We further examined whether ODC-overexpressing cells possessed similar properties in vivo. As ODC transfectants formed very small transplants in nude mice, and matrigel is reported to facilitate tumor growth,17 ODC transfectants were injected into nude mice with matrigel, according to the method as described.17 ODC transfectants (1 × 107 cells) and mock transfectants (1 × 107 cells) within a matrigel were injected subcutaneously into nude mice. Both ODC transfectant and mock transfectant cells formed solid tumors. However, the ODC-overexpressing tumor in nude mice showed 6.5- ± 0.8-fold greater ODC mRNA expression than the mock transplants (Figure3A), and suppressed type XVIII collagen expression 50.8% ± 4.2% and 48.3% ± 6.4% at the mRNA and protein levels, respectively, compared with mock transplants (Figure3A,B). Histologic examination revealed that ODC-overexpressing transplantations exhibited neovascularization in the tumor tissue (Figure 3C). Neovascularization was confirmed by staining endothelial cells with the use of anti-VWF antibody (Figure 3C). The number of stained vessels was counted in 10 fields microscopically. ODC transplants showed significant increase in tumor neovascularization compared with mock transplants (2.1 ± 1.2 versus 0.8 ± 0.6/field,P = .0277). Because matrigel was used for in vivo experiment, mock transplants formed tumor unexpectedly. However, the data clearly have shown that not mock transfectants but ODC transfectants in vivo possessed similar properties to those observed in vitro and induced neovascularization. The data further support our idea. The data are not inconsistent with previous reports in which antitumor activity of DFMO is due to its inhibition of tumor-induced angiogenesis by inhibition of proliferation of endothelial cells, although endostatin was not analyzed.16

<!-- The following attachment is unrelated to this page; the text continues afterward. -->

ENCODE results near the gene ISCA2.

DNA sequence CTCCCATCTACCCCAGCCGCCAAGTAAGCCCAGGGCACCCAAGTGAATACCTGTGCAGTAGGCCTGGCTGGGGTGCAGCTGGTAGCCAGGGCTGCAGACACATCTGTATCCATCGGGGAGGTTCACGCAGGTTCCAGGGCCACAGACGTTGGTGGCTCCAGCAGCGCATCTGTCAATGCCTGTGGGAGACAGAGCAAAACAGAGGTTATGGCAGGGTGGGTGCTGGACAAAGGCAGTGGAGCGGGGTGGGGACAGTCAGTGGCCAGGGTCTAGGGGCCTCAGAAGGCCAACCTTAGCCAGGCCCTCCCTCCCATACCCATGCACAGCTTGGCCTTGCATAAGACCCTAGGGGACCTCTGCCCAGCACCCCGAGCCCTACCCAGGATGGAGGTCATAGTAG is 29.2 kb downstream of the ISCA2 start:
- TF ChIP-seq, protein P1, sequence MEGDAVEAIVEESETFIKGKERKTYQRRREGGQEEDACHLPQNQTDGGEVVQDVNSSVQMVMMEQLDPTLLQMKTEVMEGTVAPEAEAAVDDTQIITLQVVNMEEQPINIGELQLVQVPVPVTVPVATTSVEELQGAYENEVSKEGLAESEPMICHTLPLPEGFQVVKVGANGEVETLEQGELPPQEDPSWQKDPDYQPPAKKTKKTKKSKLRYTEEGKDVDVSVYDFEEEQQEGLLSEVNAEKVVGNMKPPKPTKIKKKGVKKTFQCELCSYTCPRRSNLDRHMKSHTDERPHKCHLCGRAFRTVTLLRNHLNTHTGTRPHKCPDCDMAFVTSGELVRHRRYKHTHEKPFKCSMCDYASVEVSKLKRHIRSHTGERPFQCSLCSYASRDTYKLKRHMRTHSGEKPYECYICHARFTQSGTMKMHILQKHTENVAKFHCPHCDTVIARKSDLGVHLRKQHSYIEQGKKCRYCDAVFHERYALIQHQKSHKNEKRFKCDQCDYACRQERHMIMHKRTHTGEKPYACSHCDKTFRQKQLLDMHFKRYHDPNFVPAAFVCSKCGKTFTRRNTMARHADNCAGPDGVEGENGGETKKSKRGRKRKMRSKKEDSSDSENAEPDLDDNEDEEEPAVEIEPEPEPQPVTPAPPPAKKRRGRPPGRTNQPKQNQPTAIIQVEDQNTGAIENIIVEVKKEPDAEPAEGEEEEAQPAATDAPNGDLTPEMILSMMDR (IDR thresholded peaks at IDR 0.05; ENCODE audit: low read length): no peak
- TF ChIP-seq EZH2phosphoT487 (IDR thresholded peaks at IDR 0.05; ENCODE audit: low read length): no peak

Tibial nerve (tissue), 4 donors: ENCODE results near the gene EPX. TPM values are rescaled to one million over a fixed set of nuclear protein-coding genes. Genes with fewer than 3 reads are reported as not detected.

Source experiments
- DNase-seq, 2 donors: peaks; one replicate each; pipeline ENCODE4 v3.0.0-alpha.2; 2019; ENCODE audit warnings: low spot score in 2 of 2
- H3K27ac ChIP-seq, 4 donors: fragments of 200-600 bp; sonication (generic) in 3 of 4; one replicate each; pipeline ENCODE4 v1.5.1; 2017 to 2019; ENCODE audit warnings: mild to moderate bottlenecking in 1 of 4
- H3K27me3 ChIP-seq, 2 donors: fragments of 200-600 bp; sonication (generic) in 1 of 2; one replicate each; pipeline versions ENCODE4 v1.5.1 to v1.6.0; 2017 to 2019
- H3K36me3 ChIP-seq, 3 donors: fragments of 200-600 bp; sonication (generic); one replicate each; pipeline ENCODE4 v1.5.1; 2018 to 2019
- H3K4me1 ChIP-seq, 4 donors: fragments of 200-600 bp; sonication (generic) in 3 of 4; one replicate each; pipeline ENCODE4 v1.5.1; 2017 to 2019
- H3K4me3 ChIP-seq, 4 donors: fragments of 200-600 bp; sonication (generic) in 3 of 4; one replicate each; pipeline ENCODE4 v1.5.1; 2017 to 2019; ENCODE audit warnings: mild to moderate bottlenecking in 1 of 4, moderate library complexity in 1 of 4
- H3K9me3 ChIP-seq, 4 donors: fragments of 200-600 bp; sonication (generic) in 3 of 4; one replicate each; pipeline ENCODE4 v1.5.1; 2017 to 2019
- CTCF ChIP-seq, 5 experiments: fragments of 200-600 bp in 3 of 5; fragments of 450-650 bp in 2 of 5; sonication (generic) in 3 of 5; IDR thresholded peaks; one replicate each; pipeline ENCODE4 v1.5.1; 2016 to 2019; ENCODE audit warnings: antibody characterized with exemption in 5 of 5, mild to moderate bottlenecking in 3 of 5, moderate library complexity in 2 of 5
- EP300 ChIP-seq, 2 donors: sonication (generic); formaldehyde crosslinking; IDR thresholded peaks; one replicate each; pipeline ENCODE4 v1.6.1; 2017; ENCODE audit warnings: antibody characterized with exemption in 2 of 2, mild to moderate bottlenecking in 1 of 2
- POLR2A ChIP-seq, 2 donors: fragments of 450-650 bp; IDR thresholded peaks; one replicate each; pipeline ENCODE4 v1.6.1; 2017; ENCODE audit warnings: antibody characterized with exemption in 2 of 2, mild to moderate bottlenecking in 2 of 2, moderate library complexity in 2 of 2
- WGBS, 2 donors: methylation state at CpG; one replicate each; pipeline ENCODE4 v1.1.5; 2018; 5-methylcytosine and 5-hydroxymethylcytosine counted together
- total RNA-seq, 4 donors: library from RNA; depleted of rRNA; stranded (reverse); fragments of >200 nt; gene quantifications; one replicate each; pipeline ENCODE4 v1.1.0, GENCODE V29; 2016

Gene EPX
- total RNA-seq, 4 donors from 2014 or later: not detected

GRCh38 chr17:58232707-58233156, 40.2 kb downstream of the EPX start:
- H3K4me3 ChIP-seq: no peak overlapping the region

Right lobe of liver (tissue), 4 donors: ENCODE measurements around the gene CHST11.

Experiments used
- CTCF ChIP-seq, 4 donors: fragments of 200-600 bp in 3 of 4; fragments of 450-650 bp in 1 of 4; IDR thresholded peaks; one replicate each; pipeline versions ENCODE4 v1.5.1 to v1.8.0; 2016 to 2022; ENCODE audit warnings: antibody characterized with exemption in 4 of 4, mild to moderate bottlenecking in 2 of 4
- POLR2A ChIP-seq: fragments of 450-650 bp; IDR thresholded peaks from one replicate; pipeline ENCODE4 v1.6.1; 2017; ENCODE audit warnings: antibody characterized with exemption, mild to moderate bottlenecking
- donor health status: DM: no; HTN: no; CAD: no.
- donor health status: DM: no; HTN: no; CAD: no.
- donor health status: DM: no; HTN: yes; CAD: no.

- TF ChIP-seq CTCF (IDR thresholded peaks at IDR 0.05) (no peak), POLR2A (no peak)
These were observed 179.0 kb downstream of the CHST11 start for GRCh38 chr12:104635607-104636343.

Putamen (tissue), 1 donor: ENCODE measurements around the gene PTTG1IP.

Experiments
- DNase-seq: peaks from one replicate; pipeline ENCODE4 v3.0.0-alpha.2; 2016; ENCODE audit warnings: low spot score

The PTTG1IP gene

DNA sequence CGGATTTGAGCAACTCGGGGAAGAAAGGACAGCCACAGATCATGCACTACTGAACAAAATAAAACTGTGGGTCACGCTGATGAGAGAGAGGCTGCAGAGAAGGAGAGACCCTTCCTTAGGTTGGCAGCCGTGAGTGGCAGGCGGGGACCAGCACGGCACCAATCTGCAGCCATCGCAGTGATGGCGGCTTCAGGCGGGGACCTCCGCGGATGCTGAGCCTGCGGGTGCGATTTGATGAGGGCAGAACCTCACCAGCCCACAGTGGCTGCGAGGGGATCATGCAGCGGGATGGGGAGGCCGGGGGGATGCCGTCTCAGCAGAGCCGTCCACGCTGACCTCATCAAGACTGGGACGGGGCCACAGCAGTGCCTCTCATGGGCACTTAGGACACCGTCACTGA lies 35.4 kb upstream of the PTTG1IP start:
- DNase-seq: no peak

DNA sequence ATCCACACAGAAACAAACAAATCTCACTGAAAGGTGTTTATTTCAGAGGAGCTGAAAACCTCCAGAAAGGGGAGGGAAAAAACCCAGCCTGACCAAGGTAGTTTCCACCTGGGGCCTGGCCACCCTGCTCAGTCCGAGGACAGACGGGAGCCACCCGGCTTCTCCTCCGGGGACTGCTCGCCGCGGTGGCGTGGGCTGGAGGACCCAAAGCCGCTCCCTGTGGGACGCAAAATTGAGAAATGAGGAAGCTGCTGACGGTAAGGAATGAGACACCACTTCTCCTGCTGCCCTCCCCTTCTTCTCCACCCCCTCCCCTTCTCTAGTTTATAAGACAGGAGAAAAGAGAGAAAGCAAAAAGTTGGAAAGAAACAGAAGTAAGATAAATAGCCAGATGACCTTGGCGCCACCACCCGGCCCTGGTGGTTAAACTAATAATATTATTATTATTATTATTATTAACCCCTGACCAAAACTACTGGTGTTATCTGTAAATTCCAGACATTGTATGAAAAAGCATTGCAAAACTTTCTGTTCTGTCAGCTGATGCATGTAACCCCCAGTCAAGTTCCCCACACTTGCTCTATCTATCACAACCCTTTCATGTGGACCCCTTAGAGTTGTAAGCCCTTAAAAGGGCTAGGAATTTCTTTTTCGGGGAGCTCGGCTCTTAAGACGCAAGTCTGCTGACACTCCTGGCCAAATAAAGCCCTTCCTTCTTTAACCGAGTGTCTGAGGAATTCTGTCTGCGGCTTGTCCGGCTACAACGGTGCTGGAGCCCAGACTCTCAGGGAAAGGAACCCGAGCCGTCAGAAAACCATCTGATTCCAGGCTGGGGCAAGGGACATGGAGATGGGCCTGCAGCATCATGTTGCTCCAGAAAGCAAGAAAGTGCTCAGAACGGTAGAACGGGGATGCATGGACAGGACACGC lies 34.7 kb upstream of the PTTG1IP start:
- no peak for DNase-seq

In summary, these results support our novel hypothesis that ODC overexpression facilitates endothelial cell proliferation (angiogenesis) by suppressing type XVIII collagen and endostatin expression (Figure 4).
Supported by a grant under the Ministry of Education, Science, Sports, and Culture, Japan.
The publication costs of this article were defrayed in part by page charge payment. Therefore, and solely to indicate this fact, this article is hereby marked “advertisement” in accordance with 18 U.S.C. section 1734.
Shunichiro Kubota, Department of Physiological Chemistry and Metabolism, Graduate School of Medicine, University of Tokyo, 7-3-1 Hongo, Bunkyo-ku, Tokyo 113-0033, Japan; e-mail:firstname.lastname@example.org.